• Nutri-cal is designed to be delicious. Many cats enjoy the taste of the gel and will readily lick it from your fingers or right out of the tube.
  • If your kitty is nervous about trying new things you can get them interested by dabbing a tiny bit onto their nose. In the process of cleaning it off they’ll get a taste of it and hopefully realize how delicious it is!

Delivery Format:
Gel

Our Favorite Brand:
Vetoquinol NutriCal

Is High-Protein Cat Food the Answer?

Cut the carbs and pack on the protein — it’s the new craze in both human and feline nutrition. High protein diets are showing up everywhere! Protein is a well known important building block of feline nutrition, but does more protein for your cat mean better health? Should every cat be getting a high protein diet? Can your cat get too much protein?

Put down that protein shake, take a break from pumping iron and let’s get to the bottom of this protein craze.

Breaking Protein Diets Down By CATegory (get it?)

Kittens (0-1yr): Kittens are mean, lean growing machines, and because of their high energy output they have a higher requirement for protein, amino acids, minerals and vitamins. Kittens should be getting 30-40% of their energy from protein and the best way to handle this is feed formulated kitten food for the first year.

Adults (1-6yr): Most adult cats need 35-40% protein. In general wet food has a higher protein content than dry food, but regardless of what your kitty eats there’s a quick trick to see if your cat’s food is meeting the protein requirement. Sub par food is going to come up short at 20-35%, while most well balanced diets will end up in the 35-45% range. High protein diets usually calculate out to 50-58%. Ok time to calculate your kitty’s protein! Get out a pencil and paper, there’s going to be some math!

Now is it possible for your cat to get too much protein? General Rule: “If the food your cat is eating leads to a shiny soft coat, an alert comfortable cat, normal body weight, normal stool and skin, then the food is probably fine.” A healthy adult cat can handle excessive protein, which will be excreted in the urine or converted into fuel or fat. At your kitty’s next wellness check up talk with the doctor about your kitty’s eating habits and weight. If your cat is always hungry a high protein diet may help curb his or her appetite. High protein diets can help cats loose weight, although keep in mind, high-protein does not mean low-calorie and weight loss is all about the portion control.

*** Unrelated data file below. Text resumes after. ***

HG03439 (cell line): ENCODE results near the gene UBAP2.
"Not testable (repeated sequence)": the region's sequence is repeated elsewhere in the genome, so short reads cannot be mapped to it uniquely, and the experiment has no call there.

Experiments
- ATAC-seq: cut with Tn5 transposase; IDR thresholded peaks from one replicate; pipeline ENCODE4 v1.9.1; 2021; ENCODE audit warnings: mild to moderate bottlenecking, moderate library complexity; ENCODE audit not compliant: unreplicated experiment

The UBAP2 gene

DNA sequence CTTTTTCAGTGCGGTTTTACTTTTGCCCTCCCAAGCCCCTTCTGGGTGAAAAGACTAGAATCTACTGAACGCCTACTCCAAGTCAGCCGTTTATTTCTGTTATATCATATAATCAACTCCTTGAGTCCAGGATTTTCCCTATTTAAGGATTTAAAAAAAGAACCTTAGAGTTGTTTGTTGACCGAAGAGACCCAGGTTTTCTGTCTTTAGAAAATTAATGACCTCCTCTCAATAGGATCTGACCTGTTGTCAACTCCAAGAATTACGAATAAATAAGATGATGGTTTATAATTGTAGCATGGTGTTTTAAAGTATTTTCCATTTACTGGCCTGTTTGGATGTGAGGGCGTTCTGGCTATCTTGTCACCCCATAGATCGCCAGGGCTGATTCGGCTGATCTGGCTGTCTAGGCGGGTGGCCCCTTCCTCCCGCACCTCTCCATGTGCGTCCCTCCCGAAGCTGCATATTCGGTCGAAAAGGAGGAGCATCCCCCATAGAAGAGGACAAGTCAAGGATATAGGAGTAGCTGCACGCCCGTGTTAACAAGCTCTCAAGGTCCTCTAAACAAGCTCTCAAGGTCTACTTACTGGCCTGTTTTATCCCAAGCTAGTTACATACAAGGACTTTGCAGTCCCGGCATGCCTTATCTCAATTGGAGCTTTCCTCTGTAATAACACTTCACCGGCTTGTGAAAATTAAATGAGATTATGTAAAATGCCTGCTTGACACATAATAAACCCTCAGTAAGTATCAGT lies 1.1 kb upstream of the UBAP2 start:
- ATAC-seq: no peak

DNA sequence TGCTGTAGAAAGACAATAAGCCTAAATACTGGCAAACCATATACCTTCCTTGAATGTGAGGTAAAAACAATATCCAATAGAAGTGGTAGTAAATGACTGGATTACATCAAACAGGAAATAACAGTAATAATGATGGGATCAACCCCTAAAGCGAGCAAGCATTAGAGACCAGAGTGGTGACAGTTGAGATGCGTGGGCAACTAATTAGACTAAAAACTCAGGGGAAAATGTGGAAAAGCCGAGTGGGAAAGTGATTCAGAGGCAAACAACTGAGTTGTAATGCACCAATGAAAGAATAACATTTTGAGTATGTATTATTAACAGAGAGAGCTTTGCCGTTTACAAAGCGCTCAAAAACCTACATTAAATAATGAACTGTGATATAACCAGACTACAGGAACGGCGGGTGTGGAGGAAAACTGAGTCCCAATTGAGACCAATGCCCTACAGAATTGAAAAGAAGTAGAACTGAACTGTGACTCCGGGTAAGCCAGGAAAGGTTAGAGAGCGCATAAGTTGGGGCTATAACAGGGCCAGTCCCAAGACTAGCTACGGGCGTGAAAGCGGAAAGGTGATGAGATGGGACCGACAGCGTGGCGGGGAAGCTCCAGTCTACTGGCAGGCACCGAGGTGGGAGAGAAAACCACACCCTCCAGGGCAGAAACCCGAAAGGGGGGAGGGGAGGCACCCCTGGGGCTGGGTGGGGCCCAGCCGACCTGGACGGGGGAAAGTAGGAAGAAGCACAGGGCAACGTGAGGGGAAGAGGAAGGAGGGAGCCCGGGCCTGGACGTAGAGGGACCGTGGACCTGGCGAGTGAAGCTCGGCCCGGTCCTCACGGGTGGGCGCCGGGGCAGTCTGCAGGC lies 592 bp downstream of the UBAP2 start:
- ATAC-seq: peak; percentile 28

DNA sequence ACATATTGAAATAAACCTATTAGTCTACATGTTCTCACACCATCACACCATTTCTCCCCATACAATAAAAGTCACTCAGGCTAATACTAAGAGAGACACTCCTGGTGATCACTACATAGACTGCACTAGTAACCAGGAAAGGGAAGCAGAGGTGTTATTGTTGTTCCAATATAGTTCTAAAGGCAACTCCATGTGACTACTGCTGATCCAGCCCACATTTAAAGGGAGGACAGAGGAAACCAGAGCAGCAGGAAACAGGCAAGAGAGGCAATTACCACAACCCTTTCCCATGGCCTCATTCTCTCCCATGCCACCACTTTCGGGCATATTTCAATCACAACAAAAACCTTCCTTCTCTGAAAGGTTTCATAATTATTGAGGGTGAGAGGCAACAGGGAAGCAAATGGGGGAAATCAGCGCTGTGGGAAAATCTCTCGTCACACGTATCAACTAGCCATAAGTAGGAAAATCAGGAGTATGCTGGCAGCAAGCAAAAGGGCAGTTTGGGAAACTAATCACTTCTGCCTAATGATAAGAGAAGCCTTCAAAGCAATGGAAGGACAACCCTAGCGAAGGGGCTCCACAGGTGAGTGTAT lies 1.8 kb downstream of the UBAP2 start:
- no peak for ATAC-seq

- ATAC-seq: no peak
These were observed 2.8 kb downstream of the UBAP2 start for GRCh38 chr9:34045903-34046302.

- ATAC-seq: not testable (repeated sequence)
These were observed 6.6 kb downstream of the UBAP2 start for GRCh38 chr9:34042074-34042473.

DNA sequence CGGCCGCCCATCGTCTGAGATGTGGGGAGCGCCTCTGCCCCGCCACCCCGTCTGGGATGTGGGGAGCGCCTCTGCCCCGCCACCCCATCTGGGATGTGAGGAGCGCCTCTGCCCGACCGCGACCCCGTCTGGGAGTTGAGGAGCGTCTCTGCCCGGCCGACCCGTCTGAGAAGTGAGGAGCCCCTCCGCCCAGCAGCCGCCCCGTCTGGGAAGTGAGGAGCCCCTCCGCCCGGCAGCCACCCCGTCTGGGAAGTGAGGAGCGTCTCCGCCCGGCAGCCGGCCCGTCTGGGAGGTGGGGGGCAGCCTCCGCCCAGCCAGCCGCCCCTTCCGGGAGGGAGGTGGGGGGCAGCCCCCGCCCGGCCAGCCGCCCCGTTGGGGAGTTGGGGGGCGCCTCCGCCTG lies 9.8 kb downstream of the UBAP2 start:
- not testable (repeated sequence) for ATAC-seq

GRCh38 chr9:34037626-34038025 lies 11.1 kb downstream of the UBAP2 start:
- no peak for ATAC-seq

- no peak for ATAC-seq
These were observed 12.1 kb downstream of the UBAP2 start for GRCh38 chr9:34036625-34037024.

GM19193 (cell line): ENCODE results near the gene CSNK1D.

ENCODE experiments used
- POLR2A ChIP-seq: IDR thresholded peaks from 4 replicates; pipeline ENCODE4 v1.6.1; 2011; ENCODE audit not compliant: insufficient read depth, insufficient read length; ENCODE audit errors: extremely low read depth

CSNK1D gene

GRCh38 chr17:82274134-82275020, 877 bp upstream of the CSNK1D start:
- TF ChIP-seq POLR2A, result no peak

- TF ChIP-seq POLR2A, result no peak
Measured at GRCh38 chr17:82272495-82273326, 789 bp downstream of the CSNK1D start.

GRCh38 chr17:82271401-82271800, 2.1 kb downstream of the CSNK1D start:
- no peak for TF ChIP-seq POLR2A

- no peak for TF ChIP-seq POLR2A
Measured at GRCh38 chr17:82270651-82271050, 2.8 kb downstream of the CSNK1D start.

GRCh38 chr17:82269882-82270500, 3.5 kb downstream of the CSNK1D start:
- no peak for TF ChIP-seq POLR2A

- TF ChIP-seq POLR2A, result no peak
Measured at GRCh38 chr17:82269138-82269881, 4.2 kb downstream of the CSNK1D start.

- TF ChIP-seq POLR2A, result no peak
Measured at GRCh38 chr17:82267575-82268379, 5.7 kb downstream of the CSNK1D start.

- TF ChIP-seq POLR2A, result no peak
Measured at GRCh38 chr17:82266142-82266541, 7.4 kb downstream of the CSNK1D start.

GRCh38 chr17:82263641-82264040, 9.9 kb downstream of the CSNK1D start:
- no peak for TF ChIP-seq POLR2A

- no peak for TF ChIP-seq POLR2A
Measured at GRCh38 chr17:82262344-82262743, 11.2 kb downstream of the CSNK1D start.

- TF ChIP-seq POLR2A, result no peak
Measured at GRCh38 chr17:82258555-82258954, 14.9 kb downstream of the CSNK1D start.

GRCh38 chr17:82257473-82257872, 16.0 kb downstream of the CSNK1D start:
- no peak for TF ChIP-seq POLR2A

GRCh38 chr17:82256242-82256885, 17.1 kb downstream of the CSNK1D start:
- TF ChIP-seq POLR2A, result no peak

Seniors (7+ years): This is when things can get tricky. Senior cats are at risk of developing Chronic Kidney Disease, which is extremely common in older cats. For cats with kidney disease high protein diets can damage the kidneys further. On the other hand, too low of protein can cause muscle mass loss. So what’s the best things to do?

  1. Get senior diagnostics done bi-annually to see how your senior cat’s kidneys are functioning. This is very important! Once the kidneys are damaged there’s no going back. Even if your kitty is in the very beginning stages of kidney disease it’s a good idea to start finding a low protein diet he or she will eat. Most cats hate change so if you’re having difficulty switching them over let us know, we’ve got all sorts of tricks up our sleeves!
     
  2. Focus on quality of protein instead of quantity. This means looking on the ingredient list. The ingredient list is ordered by weight so if the first ingredient is chicken, lamb or another protein we can assume it’s good quality protein.

How to Pick a Cat Food

When it comes to picking a cat food how do you decide? Do you get the most expensive one? The freshest one? The most popular? Or the one your cat likes the best? The pet food industry is huge, and it keeps growing! With the overflow of information and marketing it’s no surprise you’re left going whaaaa???

To make matters even more complicated there’s no ONE perfect food. Many factors come in to play when considering nutrition — health, age, body condition, allergies, and eating habits.

This month we’ll be focusing on nutrition. We’ll discuss the new trends that are emerging, break down cat food labeling, and help you pick the right diet for your kitty.

Is Grain-Free Food Superior?

From a manufacturer’s point of view labeling their food ‘grain free’ is a quick and effective way to stand out in the crowded marketplace. Grain free has become popular in human consumption, and the trend has spread into the pet food sector. But is it really a superior diet? Grain free diets can provide excellent nutrition, but don’t necessarily provide superior nutrition. Here are some things you need to know before jumping on the grain-free wagon.

Grains Aren’t Empty Calories. Some manufacturers of grain free diets suggest grains are empty calories, “cheap filler” if you will, but that’s not the case. The truth is, grains actually contain protein and many important vitamins and minerals, which provide nutritional value for your cat. Manufacturers can say whatever they want, but you can’t argue with science.

Grain Free Doesn’t Mean Low Carb. Many grain free foods replace grains with other carbohydrates such a potatoes. And that’s okay! According to the American College of Veterinary Medicine (ACVIM) cats can effectively digest, absorb and utilize dietary carbohydrates.